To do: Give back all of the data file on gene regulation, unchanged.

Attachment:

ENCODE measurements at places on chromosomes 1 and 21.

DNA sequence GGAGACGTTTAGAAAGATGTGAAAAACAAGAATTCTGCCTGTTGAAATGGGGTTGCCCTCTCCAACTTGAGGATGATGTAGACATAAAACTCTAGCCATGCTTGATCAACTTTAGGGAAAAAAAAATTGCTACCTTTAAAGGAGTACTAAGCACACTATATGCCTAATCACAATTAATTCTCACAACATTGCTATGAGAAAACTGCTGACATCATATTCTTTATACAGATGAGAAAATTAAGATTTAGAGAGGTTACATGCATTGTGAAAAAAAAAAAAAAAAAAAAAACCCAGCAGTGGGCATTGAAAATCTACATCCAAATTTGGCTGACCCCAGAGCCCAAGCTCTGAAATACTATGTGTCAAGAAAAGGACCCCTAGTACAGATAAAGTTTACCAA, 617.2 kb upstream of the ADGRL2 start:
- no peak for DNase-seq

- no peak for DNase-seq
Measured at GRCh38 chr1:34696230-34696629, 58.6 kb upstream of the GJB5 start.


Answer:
ENCODE measurements at places on chromosomes 1 and 21.

DNA sequence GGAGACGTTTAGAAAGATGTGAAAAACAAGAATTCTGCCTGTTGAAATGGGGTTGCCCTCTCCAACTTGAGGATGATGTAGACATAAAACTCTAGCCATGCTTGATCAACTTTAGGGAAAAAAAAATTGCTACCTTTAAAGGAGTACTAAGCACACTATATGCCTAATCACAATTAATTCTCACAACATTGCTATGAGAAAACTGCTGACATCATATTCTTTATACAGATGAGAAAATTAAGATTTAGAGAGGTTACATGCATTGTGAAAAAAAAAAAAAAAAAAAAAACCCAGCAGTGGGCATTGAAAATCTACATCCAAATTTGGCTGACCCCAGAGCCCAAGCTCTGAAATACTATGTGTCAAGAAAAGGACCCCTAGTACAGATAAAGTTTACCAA, 617.2 kb upstream of the ADGRL2 start:
- no peak for DNase-seq

- no peak for DNase-seq
Measured at GRCh38 chr1:34696230-34696629, 58.6 kb upstream of the GJB5 start.